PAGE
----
- The task this week is to stand with leaders who are standing up for students by insisting they have the choice of returning to in-person education.
HawaiiKidsCAN is making progress on two bills that have now moved out of committee and were the subject of a KITV 4 News interview with Executive Director David Miyashiro last week. One bill expands computer science education across the state and the other, a “ready to work” bill, addresses career and technical education. At the same, the team’s WiFi on Wheels program continues to garner media attention with a recent feature in Issuu Magazine.
In Colorado, Transform Education Now’s parent survey has sparked a conversation across the state with several earned media hits, including this column in the Denver Post. They’re building upon this momentum to advocate for increased measurement and new strategies to address learning loss.
GeorgiaCAN has been advocating for months for the creation of a summer school program that prioritizes students experiencing dramatic learning loss as part of a suite of urgent policy interventions. The Atlanta school district has now acted and will be running a five-week intensive program this summer.
New Mexico will open up schools at 50 percent capacity this month, a goal championed by the NewMexicoKidsCAN team. “This is an important step forward in making sure that every student and family has the option to choose what is best for them,” Executive Director Amanda Aragon told the Associated Press.
- Track The Recovery analyzes student participation in online math coursework, finding that high-income students are completing more work than before the pandemic while low-income students are completing dramatically less work.
- Educators 4 Excellence released their 2021 survey of educators. Among the findings: teachers are expressing concern over lack of student engagement and are split on whether students should be formally assessed this year.
- FutureED is out with a new study on innovative school staffing strategies during the pandemic, including ways to extend the reach of exceptional teachers.
- The National Alliance for Public Charter Schools released their 2021 policy recommendations for the Biden Administration, including support for state assessments, promotion of a more diverse teacher workforce and equitable funding for charter schools.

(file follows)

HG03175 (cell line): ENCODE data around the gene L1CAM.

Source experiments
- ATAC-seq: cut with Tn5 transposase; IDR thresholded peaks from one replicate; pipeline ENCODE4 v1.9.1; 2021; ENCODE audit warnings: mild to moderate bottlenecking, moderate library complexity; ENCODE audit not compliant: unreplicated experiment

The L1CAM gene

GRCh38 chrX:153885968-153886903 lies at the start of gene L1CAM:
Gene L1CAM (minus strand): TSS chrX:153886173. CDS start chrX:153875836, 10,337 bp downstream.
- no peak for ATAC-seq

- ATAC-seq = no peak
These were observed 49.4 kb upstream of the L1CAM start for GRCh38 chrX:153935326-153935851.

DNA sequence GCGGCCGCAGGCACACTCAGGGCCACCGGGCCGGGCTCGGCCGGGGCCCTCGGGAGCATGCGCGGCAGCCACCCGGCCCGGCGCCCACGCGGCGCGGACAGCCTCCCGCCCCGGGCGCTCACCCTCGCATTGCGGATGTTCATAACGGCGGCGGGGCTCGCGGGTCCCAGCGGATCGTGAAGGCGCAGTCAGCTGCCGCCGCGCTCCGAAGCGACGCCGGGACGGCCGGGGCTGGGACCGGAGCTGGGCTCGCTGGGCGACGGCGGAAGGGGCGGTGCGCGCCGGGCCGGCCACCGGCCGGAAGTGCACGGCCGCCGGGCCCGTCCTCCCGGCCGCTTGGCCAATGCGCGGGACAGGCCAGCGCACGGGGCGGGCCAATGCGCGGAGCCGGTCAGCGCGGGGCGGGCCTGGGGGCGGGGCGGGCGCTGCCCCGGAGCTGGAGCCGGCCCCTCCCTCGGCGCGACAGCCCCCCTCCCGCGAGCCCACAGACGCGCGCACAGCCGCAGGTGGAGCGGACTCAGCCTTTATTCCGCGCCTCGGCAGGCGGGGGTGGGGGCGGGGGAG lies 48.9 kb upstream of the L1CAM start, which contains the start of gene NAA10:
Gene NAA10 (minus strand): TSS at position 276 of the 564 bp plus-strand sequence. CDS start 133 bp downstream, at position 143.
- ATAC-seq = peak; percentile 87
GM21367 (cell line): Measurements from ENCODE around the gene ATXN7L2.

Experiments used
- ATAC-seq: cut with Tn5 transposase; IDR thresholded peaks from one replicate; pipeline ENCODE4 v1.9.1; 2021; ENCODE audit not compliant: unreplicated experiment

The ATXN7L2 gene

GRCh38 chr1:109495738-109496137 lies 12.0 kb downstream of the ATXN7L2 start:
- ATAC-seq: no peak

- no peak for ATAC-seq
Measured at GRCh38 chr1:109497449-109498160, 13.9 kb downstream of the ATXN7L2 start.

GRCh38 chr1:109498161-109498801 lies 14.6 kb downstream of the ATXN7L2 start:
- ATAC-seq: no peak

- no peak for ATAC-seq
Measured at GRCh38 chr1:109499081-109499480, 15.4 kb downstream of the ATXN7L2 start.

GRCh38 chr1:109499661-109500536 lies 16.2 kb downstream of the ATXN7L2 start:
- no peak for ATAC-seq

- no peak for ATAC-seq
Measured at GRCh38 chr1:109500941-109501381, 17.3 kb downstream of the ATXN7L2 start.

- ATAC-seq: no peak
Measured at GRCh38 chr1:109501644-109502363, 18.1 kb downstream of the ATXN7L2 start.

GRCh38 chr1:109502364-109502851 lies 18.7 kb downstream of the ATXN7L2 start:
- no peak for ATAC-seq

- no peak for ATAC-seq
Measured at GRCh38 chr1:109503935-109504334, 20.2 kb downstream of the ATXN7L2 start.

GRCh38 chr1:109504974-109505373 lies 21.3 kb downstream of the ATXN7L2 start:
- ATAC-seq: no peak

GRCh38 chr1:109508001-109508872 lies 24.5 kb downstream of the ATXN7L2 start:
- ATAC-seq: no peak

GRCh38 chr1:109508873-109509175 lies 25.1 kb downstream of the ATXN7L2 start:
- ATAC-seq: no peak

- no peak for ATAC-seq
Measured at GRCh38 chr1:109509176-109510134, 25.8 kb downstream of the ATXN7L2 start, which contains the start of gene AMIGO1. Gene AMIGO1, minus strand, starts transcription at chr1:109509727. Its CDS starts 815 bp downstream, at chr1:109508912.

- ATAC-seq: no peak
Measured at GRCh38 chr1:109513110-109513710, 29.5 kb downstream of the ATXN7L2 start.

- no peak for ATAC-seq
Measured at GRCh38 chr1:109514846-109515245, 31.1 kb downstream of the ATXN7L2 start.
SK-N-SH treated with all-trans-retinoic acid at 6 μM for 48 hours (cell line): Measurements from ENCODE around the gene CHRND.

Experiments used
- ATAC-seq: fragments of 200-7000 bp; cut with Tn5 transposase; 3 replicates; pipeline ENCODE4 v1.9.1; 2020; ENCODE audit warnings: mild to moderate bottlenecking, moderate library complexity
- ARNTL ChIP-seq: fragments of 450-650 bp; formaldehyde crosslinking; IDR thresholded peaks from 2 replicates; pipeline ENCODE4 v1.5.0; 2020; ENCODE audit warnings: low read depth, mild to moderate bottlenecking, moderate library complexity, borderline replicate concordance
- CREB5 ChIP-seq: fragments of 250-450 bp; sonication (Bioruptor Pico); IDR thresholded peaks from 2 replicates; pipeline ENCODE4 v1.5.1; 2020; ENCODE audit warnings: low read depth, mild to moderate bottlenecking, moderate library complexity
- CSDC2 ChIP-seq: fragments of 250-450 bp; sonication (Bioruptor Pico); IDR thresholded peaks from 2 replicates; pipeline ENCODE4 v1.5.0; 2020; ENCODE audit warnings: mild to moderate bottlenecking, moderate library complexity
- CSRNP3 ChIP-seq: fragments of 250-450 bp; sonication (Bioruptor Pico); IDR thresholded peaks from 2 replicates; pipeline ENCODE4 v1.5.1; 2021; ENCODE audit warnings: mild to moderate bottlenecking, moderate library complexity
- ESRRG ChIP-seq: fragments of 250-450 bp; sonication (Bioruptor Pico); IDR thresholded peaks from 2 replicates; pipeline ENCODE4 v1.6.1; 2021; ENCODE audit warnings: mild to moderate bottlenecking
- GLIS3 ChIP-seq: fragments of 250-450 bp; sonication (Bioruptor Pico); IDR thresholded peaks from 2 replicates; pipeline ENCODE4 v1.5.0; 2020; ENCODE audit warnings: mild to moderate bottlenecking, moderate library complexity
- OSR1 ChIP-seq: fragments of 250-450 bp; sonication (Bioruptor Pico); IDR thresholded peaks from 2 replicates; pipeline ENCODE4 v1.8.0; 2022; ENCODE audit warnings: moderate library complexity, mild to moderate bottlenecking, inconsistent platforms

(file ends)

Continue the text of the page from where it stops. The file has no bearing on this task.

- The Annenberg Institute at Brown University released new recommendations for effective tutoring, including evidence that highly effective tutoring involves three or more sessions each week.
- Writing in Scientific American, Prof. Aldon Morris explores the power of social justice movements and the lessons for today’s advocates.
- CRPE released a report, “Public Education Will Never Be the Same,” that dives into innovative practices embraced by school district leaders in the wake of Covid-19.
- The 74 Million takes a closer look at what is in the $130 billion Biden proposal for schools. They conclude that it invests a lot in safety and teacher retention but may not address learning loss.
- A new study by Mathematica and the RAND Corporation finds that weekly Covid testing can reduce in-school infections by 50 percent.
- Brookings Institution senior fellow Jon Valant explores what a civic agenda for education could do to help strengthen our democracy.
- A new Urban Institute report by Kristin Blagg projects that the learning loss from school closures, if not addressed, will lead to a significant decrease in both post-secondary degree attainment and lifetime earnings.
5-year-old Wade Williams of Atlanta, Georgia, recently published “Wade Through the Pandemic.” He wrote the book to help other kids struggling with social distancing and stay-at-home orders. “I like to draw pictures and write,” the young author told NBC News. The book shares Wade’s experiences during Covid-19, including when his grandmother got sick with the virus.